Slip-roads to antisemitism

Protesters with a sign opposing antisemitism (Photo by Gabriele Holtermann-Gorden/Sipa via Jewish News)
Protesters with a sign opposing antisemitism (Photo by Gabriele Holtermann-Gorden/Sipa via Jewish News)

Antisemitism remains an important issue for Jewish communities, the government and policy makers alike. Indeed, such is the severity that Labour – the official party of opposition – was found to have been institutionally antisemitic.

In the recent Labour conference, delegates voted overwhelmingly (73%) to implement the Equality and Human Rights Council’s (EHRC) recommendations to root out and tackle antisemitism when it is found in the party. This is of course, a positive step forward in tackling a scourge that has plagued the party for quite some time. Whilst significant amounts of attention have been rightfully placed on the relationship between antisemitism and the left, indicators of antisemitism on the far-right must also be taken just as seriously.

Antisemitism on the far-right is not an issue that suffers from a lack of research and academic debate. It is in fact – amongst the far left and the Islamist threat – a key area that requires constant attention. Part of this is understanding the profiles of who those people are and the risk they pose to Jewish communities. To answer this question, it is worth exploring some of these indicators of antisemitism found on the far-right.

Ideologically, those on the far-right are drawn to conspiracy theories such as White Genocide. As the name suggests, it is the belief that white populations in the west are at risk of extinction due to a growing number of Jews and Muslims. This is further advanced by the claim that population growth is in fact engineered by the ‘all-powerful Jews’. As to be expected, antisemitic conspiracy theories further rupture sensitive relations between communities and risk creating tensions where there should be none. But for those on the far-right, blaming Jews for their perceived grievances seems to be standard practice.

There are deadly consequences to this conspiracy theory. In 2019 far-right gunman Stephan Balliet attempted to kill Jews at a synagogue in the German city of Halle. At the time, there were 52 worshippers celebrating Yom Kippur. What stood between Balliet and the worshipers was a heavy bolted door. Failing this, Balliet instead shot and killed a female passer-by and a man at a nearby kebab shop.

Whilst conspiracy theories offer a slip road to antisemitism, a hatred of women driven by misogyny and anti-feminism provides a path towards the same destination. In a recent report by Hope Not Hate titled: Antisemitism and Misogyny Overlap and Interplay – they found that the far right are using their own misogyny and anti-feminist views to target Jews. For example, the report asserts that far-right ideologies are predicated on the politics of grievance, that it is white men who are the real victims in a globalized world. The blame is therefore not only placed on ethnic minorities – such as Jews – but women themselves. They therefore see anti-feminism as a way to counter that.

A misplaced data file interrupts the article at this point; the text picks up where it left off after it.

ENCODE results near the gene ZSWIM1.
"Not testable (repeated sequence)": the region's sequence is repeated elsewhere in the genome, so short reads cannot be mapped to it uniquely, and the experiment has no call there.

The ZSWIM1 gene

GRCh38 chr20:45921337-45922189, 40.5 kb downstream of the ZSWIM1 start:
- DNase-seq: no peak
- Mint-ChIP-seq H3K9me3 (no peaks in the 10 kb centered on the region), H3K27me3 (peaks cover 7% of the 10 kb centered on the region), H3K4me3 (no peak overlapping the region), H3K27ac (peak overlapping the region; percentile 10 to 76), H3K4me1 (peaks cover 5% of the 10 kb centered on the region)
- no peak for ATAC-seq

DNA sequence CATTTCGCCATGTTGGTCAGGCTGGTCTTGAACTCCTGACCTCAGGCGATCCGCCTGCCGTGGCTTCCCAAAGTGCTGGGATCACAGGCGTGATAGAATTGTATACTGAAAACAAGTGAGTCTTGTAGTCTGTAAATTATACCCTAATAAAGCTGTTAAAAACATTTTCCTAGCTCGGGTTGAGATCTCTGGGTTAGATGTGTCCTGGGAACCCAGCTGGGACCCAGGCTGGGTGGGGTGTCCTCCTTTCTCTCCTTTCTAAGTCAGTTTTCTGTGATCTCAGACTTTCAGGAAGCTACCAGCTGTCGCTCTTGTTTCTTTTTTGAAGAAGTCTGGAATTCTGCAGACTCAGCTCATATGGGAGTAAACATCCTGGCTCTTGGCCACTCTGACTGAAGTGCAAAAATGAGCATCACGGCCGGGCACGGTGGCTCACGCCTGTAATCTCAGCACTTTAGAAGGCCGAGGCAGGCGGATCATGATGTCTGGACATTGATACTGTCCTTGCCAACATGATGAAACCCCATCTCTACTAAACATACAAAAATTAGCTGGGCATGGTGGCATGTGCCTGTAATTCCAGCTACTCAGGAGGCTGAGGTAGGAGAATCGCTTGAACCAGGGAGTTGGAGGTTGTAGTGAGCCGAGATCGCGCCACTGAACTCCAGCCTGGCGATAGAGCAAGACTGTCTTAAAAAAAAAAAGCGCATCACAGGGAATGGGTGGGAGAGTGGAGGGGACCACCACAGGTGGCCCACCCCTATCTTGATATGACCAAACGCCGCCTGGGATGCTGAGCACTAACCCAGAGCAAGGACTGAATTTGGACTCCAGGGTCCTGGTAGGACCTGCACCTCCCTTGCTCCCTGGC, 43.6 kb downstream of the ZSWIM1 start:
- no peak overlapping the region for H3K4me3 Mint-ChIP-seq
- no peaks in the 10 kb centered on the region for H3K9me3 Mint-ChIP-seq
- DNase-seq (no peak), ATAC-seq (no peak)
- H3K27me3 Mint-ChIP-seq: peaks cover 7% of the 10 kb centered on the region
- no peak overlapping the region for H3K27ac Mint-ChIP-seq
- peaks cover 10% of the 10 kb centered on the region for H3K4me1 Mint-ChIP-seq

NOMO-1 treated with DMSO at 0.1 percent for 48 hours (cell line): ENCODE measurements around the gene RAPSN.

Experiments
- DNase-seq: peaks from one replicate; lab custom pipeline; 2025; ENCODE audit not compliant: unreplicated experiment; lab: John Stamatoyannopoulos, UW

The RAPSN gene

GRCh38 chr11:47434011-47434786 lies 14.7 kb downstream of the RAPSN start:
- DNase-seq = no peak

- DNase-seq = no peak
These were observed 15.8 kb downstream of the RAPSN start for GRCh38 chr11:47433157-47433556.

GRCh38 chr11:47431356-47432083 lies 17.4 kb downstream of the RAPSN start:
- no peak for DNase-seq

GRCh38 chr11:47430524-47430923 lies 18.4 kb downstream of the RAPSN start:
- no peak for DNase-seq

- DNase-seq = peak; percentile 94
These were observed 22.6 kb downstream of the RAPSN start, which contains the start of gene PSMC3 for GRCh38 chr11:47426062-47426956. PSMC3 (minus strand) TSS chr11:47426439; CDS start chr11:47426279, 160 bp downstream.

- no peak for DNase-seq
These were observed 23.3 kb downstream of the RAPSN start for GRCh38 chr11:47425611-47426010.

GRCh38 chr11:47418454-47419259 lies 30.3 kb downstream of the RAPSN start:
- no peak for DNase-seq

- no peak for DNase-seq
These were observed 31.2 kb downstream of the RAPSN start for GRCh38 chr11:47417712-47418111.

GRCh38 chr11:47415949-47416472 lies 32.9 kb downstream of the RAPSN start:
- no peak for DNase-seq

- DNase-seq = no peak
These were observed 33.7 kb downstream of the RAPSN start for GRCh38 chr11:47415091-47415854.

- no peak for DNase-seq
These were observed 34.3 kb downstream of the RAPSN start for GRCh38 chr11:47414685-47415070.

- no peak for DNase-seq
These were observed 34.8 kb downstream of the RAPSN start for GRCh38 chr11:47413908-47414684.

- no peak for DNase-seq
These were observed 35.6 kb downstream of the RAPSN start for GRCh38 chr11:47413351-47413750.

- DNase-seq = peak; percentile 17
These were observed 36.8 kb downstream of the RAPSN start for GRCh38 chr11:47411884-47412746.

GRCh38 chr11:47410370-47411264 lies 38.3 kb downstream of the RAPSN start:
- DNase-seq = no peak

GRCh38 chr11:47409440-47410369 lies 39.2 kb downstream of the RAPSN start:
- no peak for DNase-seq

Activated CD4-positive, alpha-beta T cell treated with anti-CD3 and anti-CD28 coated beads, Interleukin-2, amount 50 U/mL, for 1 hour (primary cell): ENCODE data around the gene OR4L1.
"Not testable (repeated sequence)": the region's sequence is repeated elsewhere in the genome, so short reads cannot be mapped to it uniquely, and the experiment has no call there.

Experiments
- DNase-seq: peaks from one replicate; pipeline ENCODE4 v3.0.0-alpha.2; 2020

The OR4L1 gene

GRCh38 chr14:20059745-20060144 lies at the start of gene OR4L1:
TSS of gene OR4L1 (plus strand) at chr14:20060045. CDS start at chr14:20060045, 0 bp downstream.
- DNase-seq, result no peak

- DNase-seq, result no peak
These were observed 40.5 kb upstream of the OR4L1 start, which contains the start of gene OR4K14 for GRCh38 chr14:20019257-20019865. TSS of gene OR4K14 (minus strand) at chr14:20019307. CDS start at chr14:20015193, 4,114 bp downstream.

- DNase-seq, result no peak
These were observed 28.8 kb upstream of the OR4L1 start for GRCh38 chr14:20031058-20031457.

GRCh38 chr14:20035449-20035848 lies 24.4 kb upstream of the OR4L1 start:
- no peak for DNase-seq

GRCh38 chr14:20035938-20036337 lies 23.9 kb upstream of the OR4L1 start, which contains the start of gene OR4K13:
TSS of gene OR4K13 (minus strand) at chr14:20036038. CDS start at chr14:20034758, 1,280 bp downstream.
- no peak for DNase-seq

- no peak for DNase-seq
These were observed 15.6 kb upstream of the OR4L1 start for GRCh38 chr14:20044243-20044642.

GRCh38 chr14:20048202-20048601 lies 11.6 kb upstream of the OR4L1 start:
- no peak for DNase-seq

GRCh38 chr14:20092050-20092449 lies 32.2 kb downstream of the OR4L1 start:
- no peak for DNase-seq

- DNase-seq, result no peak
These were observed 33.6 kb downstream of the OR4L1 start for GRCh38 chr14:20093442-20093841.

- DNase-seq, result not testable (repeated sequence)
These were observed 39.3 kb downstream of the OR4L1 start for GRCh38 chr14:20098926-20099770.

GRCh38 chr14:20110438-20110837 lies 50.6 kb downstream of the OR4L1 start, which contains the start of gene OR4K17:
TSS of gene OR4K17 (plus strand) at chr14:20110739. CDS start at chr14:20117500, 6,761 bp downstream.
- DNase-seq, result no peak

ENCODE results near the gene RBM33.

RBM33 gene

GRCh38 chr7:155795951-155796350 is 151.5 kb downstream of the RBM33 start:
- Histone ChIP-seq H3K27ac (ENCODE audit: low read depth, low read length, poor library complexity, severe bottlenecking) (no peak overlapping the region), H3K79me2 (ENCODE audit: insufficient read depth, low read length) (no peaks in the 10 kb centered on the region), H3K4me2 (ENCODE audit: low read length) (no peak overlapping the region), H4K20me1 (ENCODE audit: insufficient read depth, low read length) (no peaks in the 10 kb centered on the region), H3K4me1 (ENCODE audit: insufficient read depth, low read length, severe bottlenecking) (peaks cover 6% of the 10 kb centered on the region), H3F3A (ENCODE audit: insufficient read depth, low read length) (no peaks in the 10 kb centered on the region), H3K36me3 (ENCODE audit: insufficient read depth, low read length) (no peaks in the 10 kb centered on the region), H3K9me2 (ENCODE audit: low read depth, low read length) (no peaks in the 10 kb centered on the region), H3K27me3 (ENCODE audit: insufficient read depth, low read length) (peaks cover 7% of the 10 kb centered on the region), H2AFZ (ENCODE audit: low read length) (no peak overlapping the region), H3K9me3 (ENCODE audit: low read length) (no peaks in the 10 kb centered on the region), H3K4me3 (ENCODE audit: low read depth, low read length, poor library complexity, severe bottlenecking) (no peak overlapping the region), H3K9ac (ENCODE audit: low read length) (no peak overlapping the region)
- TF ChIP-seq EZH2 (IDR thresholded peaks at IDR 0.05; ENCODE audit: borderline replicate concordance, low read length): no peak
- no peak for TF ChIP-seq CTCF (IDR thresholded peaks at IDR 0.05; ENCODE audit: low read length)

The report cites two case studies as examples of anti-feminism and misogyny as an indicator of antisemitism from far-right figures. The first is Catboy Kami, an Australian internet troll that has used social networking chatrooms to spew his antisemitic, racist and misogynistic bile. For example, on the popular chat site Omegle, Kami had been found to have dressed in blackface, mocking the death of George Floyd and dressing as a grotesque antisemitic caricature. When it came to women, Catboy Kami was found to have targeted black girls and women in particular.

The second case study of particular prominence is Daryush Valizadeh, more widely known as Roosh V.  During the period of 2015, Roosh V had written a ‘glowing review’ of The Culture of Critique by Kevin McDonald – a pseudo-scientific book that argues that Judaism should be understood as a ‘group evolutionary strategy’. Moreover, Roosh V also appears to claim that feminism developed as an ideology because it had disproportionate Jewish support.

What is clear when it comes to antisemitism is that conspiracy theories remain a key threat to Jewish communities around the world. However, in regards to the far-right, anti-feminism and misogyny also play a role in these conspiracy theories.

Instead of allowing slip-roads to antisemitism to form, government and policy makers need to take a stronger stand and approach against this by tightening legislation to tackle conspiracies, misogyny and racism to prevent them from gaining traction online. Without such an approach, instances like these will continue to be common. Attacking Jews never ends with attacking Jews, everyone is at risk from the far-right threat.

About the Author
Wasiq is an academic and trustee for the organisation Muslims Against Antisemitism (MAAS). He specialises in the areas of academia, law and terrorism.
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